Letter of Mark W. Mauer, M.D., dated June 17, 1996. In the most recent medical evidence presented to the Court, Dr. Mauer indicated that Kirkendall is able to lift and handle 30 pound packages, maneuver up to 67 pound packages from desk and chair height to the floor, and maneuver packages up to 70 pounds from above the shoulders to the floor. Letter of Mark Mauer, M.D., December 1996. Further, Dr. Mauer stated that Kirkendall "could bend and stoop frequently, squat continuously, crawl and climb stairs continuously, crouch frequently, kneel and balance continuously." Id.
Based on the evidence before me, I must conclude that Kirkendall's physical impairment does not cause him to be substantially limited in any major life activity, including the ability to work. Kirkendall's primary limitations are his inability to lift items in excess of 30 pounds, to sit for periods longer than 3 hours at a time, and to engage in certain leisure activities.
Courts have held, as a matter of law, that a weight limitation such as Kirkendall's, particularly when compared to an average person's abilities, "does not constitute a significant restriction on one's ability to lift, work, or perform any other major life activity." Williams v. Channel Master Satellite Sys., Inc., 101 F.3d 346, 349 (4th Cir. 1996) (25 pound lifting limitation); Aucutt v. Six Flags Over Mid-America, Inc., 85 F.3d 1311, 1319 (8th Cir. 1996) (25 pound lifting restriction). Kirkendall's inability to sit for more than 3 hours at a time also does not constitute a disability within the meaning of the ADA. See Wernick v. Federal Reserve Bank, 1995 U.S. Dist. LEXIS 14835, 1995 WL 598973, at *1, *3 (S.D.N.Y. Oct. 10, 1995) (Individual's medical restriction of "no prolonged sitting" did not render her disabled under the ADA, as it did not substantially limit any major life activity, including her ability to work.), aff'd, 91 F.3d 379 (2d Cir. 1996). Courts also have recognized that the inability to engage in leisure activities and sports, which require a great deal of physical vigor, does not equate with the inability to engage in normal everyday activities or job-related duties. O'Dell v. Altec Indus., Inc., 1995 U.S. Dist. LEXIS 15218, 1995 WL 611341, *4 (W.D. Mo. Oct. 16, 1995). I also find that plaintiff's restrictions, in combination, do not substantially limit him in any major life activity.
Further, Kirkendall has not produced any evidence that he is significantly restricted in his ability to perform either a class of jobs or a broad range of jobs in various classes. Kirkendall, who has an associates degree in Business Administration, has been disqualified only from the narrow range of jobs involving heavy lifting and prolonged sitting. See Hutchinson v. United Parcel Serv., Inc., 883 F. Supp. 379, 396 (N.D. Iowa 1995). Kirkendall himself essentially admits this. In a letter, dated September 25, 1995, to Carol Schmaus, UPS Division Manager, Kirkendall states: "I am writing to let you know that my back condition, and permanent partial disability, have not left me incapable of performing jobs in a different capacity. Therefore, I would like to know what types of positions with UPS may be available that would accommodate my situation."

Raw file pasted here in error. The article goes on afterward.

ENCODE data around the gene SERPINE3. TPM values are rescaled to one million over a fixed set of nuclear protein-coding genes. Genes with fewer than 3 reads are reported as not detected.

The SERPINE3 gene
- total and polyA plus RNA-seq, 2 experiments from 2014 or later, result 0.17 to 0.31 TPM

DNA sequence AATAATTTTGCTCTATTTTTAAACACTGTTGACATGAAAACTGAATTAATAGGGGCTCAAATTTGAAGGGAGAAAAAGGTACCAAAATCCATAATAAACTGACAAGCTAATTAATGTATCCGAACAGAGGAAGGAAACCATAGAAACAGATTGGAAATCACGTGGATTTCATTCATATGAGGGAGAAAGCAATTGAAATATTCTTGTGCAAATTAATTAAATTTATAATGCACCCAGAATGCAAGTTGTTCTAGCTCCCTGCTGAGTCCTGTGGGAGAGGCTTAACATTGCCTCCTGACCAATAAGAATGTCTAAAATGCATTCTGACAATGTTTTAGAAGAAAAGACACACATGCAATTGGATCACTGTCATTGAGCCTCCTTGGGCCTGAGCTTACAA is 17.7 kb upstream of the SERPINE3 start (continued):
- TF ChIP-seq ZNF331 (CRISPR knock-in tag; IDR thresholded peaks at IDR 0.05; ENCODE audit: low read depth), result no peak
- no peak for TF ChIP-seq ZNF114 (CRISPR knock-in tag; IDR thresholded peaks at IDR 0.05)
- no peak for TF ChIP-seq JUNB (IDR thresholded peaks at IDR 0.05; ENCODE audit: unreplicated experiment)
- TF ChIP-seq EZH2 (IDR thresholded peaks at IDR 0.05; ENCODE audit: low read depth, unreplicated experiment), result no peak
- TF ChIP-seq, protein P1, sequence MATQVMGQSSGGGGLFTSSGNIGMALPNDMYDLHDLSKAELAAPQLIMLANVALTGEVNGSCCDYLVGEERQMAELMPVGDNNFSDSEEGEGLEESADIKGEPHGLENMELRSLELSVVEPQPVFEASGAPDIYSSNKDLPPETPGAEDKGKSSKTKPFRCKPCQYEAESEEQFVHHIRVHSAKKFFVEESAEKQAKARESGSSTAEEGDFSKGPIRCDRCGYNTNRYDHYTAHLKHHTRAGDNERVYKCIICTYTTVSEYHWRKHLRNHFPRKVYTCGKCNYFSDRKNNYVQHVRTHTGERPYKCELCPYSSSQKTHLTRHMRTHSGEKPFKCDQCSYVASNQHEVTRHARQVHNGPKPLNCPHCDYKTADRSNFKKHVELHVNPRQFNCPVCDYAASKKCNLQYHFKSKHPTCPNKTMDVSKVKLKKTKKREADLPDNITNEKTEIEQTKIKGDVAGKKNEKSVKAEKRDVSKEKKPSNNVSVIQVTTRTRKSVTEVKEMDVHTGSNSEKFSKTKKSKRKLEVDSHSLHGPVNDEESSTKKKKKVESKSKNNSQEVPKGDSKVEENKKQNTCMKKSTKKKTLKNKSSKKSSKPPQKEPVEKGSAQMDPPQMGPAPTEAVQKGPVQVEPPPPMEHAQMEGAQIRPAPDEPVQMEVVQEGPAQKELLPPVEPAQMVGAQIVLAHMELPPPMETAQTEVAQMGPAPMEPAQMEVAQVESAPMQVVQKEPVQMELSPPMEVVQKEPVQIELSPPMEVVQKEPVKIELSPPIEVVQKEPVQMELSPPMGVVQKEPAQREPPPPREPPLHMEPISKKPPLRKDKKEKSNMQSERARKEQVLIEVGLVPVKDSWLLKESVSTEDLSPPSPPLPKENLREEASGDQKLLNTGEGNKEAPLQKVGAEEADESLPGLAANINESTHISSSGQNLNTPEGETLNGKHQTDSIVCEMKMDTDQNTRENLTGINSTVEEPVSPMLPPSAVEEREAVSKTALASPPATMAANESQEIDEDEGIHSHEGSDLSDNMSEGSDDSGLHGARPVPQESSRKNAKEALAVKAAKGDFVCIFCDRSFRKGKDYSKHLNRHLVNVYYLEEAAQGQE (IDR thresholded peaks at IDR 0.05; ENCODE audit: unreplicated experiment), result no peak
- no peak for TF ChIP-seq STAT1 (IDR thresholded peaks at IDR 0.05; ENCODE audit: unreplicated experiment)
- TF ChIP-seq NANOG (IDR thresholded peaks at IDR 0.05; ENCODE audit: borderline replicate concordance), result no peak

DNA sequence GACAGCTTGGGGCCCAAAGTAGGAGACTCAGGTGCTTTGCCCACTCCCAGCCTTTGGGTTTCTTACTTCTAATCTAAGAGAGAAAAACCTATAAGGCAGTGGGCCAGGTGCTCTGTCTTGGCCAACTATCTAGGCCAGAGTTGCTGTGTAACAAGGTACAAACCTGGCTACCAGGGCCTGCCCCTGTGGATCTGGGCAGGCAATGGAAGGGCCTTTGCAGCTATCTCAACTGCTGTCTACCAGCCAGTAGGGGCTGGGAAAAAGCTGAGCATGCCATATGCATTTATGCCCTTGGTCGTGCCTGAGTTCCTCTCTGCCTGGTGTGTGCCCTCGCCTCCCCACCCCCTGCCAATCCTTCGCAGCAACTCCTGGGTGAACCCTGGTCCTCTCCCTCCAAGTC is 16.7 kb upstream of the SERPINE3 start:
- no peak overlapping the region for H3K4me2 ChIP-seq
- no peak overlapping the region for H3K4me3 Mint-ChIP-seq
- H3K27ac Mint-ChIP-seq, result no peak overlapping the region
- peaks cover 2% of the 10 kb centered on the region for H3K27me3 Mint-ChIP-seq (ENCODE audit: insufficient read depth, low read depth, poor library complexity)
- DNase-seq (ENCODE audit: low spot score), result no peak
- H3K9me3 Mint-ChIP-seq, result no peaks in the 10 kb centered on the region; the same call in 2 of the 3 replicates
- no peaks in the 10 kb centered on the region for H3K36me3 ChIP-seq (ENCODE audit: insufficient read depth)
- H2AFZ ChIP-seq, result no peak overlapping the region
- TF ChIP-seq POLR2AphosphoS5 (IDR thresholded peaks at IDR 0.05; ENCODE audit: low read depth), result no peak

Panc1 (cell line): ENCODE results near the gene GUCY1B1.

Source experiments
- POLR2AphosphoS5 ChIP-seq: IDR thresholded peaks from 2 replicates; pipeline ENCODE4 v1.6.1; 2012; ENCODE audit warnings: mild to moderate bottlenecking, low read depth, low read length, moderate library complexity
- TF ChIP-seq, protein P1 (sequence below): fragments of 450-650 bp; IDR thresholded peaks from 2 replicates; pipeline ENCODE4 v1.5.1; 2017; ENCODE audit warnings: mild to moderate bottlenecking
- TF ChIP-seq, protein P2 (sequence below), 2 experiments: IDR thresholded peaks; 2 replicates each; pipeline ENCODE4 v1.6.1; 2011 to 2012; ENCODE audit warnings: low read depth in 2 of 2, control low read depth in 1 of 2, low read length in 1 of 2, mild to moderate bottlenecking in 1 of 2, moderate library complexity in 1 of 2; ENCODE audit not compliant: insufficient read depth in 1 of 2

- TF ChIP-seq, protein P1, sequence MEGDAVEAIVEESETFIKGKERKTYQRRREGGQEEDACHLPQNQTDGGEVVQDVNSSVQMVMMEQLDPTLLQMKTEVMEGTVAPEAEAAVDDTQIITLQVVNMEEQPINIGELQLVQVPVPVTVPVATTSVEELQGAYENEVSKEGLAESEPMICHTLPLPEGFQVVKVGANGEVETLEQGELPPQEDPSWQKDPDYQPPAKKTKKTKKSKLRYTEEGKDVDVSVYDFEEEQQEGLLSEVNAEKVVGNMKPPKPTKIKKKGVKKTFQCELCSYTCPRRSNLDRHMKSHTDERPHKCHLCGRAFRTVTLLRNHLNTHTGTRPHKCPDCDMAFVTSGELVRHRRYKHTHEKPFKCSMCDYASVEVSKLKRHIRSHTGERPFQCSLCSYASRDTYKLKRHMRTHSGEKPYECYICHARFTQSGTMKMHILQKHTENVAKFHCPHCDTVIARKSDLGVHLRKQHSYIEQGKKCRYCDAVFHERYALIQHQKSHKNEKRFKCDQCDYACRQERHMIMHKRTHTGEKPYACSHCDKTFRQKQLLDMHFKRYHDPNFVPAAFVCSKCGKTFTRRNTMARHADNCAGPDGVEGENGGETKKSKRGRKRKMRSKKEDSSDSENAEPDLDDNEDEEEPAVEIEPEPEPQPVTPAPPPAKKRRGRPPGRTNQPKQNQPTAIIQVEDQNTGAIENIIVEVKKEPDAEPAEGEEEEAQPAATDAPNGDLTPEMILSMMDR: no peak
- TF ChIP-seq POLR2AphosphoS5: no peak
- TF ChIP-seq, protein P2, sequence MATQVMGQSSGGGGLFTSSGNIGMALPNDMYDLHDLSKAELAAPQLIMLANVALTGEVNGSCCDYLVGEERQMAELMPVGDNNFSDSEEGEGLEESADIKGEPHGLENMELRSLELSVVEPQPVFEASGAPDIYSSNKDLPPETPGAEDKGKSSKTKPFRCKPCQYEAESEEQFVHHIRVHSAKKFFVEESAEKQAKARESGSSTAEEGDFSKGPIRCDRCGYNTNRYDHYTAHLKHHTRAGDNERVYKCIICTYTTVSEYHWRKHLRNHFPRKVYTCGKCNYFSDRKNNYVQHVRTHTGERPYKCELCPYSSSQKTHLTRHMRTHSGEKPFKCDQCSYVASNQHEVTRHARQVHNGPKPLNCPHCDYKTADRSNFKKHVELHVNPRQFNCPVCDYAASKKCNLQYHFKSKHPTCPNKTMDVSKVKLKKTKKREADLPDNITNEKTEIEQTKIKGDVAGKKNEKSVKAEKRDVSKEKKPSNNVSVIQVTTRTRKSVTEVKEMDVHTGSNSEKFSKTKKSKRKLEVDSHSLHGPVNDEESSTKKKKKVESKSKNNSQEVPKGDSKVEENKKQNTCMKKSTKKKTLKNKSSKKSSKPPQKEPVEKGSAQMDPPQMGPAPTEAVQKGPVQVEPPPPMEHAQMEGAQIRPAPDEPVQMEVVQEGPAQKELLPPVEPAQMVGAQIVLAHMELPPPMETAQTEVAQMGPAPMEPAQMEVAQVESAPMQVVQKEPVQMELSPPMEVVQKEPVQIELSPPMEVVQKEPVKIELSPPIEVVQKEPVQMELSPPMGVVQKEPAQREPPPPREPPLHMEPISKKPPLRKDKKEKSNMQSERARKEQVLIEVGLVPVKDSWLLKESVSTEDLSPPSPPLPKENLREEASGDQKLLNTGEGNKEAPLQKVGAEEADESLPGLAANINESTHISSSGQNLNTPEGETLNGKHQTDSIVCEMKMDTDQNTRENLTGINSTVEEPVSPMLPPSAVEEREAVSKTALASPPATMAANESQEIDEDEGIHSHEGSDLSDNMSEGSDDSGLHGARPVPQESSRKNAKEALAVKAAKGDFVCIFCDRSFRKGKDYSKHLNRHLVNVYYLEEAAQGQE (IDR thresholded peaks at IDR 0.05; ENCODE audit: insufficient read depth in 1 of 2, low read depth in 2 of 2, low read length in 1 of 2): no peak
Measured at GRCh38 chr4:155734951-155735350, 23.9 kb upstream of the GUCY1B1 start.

Additionally, Kirkendall has submitted no evidence of his vocational training, geographic area to which he has access, or the number and types of jobs demanding similar training from which he would be disqualified. Some courts have held that a plaintiff's failure to come forward with such evidence warrants granting summary judgment in favor of the defendant. See, e.g., Bolton v. Scrivner, Inc., 36 F.3d 939, 944 (10th Cir. 1994); Kindle v. Mid-Central/Sysco Food Servs., Inc., 1996 U.S. Dist. LEXIS 2662, 1996 WL 99766, at *7 (D. Kan. Feb. 2, 1996); Howard v. Navistar Int'l Transp. Corp., 904 F. Supp. 922, 928-29 (E.D. Wis. 1995), aff'd, 107 F.3d 13 (7th Cir. 1997).
Because Kirkendall has failed to demonstrate that he is substantially limited in a major life activity and, therefore, disabled within the meaning of the ADA, summary judgment must be granted to the defendant.
This case is unfortunate. Kirkendall had a decent job with UPS--one which he is no longer able to perform. However, that does not mean that there has been a violation of the ADA. The ADA was not intended to be a job insurance policy. Clearly, Kirkendall has significant quarrels--some of which may be legitimate--with UPS and its current policies and practices. Nevertheless, they are not cognizable under the ADA.
For the foregoing reasons, defendant's motion for summary judgment is granted, and plaintiffs' complaint is dismissed in its entirety.
IT IS SO ORDERED.
DAVID G. LARIMER
UNITED STATES DISTRICT COURT
Dated: Rochester, New York
May 20, 1997.